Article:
Recounting the tales of displacement, injustice and marginalisation
Just like the forests and the water that flows through the Chalakkudy River adjacent to their settlement, the Kadar community in Vazhachal has stories to tell.
KOCHI:"We used to preserve the forests. That was how we lived. Now the government owns the forests. Things have taken a turn that we eventually have become the government's property," says Geetha Vazhachal, sitting in front of her house at Vazhachal. She is the 'ooru moopathi' (tribe leader) of the Kadar community in Vazhachal. In fact, she is one of the two women tribe leaders in the state.
Just like the forests and the water that flows through the Chalakkudy River adjacent to their settlement, the Kadar community in Vazhachal has stories to tell. Of displacement, injustice and the process of being marginalised. Yes, the stories of any marginalised community ever recorded.
Sitting on the small sit-out of her house, Geetha, who is also a anganwadi teacher, settles in to narrate her history to Express. "The Kadar community were originally from Parambikulam," she says. "They used to collect goods from the forests. When the river and forests were exploited in the name of development, the community was displaced. From there, the community moved to Peringalkuth. Not long after that, they were forcibly displaced from there too. The community eventually reached Vazhachal which has become our home to date."
The community's history fast-forwarded the conversation to the disputed Athirappilly hydroelectric project. "The environment impact assessment report submitted by Water and Power Consultancy Service Ltd and Tropical Botanic Garden and Research Institute was not accurate," says the tribal activist. "The report made arguments such as there was no human settlement near the 5-km radius of the proposed site. Though we were able to prove this wrong in court, it saddened me deeply. I have since come to realise that there are exterior forces trying to eradicate my people."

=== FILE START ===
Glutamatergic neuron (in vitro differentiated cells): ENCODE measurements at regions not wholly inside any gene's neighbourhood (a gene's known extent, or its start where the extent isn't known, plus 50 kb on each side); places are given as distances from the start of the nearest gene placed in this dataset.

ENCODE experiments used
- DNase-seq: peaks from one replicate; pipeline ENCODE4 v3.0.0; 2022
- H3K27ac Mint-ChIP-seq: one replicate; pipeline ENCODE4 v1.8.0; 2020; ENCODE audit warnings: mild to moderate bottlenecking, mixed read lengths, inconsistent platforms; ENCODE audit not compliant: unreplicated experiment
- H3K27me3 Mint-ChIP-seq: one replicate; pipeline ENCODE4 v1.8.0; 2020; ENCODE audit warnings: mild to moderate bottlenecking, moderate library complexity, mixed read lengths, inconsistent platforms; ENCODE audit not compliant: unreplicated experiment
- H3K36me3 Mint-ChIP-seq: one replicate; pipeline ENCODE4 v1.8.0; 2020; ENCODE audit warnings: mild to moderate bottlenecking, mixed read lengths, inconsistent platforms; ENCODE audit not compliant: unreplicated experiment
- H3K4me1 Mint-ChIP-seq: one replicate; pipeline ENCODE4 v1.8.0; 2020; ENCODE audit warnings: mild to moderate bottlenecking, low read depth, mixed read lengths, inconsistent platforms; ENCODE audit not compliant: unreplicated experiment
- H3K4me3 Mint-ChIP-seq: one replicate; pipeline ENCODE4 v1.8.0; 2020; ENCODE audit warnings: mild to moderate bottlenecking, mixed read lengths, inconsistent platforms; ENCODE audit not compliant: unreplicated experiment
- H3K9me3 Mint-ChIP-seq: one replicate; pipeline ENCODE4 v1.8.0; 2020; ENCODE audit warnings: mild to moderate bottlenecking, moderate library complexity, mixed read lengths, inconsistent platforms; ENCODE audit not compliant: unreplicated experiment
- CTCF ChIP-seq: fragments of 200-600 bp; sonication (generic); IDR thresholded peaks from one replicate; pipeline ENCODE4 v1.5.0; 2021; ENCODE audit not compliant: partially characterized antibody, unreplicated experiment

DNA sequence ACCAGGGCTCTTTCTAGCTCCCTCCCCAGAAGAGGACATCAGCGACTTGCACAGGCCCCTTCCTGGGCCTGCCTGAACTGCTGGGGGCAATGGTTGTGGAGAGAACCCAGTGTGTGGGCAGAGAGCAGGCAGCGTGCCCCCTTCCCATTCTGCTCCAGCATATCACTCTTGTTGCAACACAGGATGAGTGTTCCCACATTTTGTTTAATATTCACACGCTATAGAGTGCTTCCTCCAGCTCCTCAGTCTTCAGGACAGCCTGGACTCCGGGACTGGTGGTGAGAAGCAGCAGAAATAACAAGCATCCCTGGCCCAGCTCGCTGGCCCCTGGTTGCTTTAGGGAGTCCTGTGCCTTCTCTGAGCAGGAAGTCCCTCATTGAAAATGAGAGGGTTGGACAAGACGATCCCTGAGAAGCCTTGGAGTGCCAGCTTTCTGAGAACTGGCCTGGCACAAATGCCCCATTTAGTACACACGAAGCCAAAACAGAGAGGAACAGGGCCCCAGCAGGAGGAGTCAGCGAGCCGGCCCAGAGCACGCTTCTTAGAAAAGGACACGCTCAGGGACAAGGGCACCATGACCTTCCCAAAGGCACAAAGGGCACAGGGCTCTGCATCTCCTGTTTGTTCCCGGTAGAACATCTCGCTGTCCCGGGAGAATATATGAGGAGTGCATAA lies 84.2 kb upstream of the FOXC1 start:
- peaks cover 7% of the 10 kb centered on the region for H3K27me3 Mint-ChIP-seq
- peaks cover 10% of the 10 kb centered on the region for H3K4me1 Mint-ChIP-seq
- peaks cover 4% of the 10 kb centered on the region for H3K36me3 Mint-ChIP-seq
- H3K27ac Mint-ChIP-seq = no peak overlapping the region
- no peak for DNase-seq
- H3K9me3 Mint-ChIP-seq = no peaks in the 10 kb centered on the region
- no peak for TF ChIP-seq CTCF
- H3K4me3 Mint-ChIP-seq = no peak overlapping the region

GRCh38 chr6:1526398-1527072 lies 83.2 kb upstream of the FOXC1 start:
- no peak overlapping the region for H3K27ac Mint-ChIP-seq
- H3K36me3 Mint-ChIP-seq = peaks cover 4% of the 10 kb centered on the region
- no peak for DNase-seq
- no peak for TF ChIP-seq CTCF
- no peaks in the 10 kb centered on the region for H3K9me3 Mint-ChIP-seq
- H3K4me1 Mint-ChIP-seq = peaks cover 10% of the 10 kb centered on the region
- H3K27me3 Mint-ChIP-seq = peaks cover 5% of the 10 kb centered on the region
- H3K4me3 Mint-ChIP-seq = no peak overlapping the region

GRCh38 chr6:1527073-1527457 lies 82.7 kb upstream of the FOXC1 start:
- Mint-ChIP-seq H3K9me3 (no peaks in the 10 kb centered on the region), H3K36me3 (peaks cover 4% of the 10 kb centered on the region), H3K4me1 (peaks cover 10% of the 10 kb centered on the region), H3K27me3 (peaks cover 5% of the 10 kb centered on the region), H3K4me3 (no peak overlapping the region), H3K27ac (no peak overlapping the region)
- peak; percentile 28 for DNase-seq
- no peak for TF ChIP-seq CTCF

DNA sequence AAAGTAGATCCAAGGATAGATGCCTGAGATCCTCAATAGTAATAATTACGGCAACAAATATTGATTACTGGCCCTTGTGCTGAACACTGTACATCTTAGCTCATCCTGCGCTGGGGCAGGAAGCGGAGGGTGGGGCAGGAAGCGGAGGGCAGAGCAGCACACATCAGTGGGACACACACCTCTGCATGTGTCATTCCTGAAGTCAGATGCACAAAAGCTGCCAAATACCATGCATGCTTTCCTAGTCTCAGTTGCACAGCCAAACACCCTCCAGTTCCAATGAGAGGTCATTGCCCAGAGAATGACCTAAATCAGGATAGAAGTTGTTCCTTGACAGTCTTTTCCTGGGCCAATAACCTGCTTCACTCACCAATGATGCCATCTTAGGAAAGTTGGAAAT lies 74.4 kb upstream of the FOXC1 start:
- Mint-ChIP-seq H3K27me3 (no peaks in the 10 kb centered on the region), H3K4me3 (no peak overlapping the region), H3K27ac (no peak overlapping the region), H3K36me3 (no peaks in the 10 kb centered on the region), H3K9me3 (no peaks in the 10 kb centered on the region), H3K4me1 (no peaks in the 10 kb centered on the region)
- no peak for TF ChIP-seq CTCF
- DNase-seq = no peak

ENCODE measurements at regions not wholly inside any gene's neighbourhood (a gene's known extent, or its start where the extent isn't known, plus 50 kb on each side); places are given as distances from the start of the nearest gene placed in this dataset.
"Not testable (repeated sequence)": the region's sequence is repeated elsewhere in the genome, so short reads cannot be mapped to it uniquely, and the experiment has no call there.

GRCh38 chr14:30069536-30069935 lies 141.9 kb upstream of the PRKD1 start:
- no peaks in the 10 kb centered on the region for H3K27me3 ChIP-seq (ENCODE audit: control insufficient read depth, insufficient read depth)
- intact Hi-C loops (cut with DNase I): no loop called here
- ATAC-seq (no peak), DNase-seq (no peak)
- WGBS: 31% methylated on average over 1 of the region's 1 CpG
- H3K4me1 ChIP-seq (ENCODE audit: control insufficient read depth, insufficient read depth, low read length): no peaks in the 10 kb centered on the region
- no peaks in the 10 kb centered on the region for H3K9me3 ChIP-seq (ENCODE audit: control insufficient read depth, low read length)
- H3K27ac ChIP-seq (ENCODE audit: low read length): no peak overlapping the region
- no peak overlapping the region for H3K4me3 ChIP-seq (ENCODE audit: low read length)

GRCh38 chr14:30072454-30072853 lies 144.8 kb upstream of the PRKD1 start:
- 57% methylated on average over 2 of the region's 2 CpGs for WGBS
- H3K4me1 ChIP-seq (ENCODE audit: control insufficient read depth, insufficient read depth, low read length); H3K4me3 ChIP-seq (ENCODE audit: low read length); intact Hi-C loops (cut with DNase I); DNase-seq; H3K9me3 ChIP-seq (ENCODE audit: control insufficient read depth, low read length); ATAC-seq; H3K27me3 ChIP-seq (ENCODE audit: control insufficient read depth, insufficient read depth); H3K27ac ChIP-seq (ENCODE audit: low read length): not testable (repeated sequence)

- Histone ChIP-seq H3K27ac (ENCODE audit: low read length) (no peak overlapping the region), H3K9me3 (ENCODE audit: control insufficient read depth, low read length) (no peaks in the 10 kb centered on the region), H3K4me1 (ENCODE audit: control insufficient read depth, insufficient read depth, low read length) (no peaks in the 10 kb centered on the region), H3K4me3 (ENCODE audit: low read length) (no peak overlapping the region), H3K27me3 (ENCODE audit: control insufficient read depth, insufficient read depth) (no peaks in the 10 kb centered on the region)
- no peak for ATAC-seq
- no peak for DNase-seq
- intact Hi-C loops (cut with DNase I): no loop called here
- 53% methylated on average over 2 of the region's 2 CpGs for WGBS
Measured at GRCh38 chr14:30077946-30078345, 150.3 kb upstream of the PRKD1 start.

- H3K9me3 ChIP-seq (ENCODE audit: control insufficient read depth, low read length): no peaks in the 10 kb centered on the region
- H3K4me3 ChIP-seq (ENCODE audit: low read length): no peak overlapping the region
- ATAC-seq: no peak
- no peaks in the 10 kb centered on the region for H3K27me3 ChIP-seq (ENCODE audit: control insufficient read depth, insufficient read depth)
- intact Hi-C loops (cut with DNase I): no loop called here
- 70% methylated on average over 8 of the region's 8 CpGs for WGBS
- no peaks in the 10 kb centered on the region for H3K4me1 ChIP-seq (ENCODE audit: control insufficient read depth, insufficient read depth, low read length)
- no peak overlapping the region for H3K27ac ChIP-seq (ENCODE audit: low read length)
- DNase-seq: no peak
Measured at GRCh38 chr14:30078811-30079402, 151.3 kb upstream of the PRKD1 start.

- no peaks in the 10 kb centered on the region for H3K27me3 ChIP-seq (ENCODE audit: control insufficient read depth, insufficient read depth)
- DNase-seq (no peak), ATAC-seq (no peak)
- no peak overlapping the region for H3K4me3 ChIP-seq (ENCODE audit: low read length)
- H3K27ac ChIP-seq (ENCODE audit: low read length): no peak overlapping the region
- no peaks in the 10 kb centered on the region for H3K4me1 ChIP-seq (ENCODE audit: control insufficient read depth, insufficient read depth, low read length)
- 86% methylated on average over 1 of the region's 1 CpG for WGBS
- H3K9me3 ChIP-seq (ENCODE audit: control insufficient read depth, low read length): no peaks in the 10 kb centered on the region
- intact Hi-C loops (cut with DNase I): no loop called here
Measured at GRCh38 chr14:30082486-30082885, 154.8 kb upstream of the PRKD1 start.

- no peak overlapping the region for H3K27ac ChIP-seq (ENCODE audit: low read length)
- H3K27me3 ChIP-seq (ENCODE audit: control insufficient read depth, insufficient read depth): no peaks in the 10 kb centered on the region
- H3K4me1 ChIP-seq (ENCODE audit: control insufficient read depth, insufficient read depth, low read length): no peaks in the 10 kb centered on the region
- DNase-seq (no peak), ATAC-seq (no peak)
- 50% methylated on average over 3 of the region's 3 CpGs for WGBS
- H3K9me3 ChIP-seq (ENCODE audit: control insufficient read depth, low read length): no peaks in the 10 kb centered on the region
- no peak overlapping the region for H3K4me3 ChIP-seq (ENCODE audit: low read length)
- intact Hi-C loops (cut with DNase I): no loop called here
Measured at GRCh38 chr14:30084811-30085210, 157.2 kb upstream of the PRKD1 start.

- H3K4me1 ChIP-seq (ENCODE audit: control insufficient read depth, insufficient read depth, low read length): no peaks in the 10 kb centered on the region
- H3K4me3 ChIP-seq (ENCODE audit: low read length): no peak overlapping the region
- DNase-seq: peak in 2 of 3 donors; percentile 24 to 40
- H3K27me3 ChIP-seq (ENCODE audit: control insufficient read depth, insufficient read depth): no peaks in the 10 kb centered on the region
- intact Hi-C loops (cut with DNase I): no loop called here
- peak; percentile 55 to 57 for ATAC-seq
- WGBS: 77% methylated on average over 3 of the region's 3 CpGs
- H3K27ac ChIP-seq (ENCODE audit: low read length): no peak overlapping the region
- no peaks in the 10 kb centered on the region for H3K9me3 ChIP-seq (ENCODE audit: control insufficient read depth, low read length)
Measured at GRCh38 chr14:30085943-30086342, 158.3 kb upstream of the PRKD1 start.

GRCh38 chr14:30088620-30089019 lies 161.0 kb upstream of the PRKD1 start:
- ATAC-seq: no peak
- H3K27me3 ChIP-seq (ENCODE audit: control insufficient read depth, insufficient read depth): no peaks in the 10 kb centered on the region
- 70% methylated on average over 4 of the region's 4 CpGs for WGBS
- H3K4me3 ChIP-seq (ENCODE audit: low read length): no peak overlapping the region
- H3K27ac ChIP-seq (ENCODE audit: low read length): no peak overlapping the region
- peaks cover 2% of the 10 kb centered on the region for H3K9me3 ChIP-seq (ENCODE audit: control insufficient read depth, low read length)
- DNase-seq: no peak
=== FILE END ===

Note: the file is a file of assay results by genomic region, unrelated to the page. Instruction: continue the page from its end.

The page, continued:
The Kadar community in Vazhachal now constitutes 74 families residing in the 69 houses in the settlement. Though the community traditionally does fishing and collects goods from the forest, most of the people in the settlement work for the Vana Samrakshana Samithi in the Vazhachal Falls. "There are still a few who cross the river to go to the forest," says Geetha.
Though the community now has the right to the forest, they have no property of their own. "Our settlement is protected so that we don't get displaced. But we don't have a claim over it. It seems like the government feels that we should live on it and not have a claim over the land," says Geetha.
The 30-year-old 'ooru moopathi' is all set to record the history of her community in her upcoming book.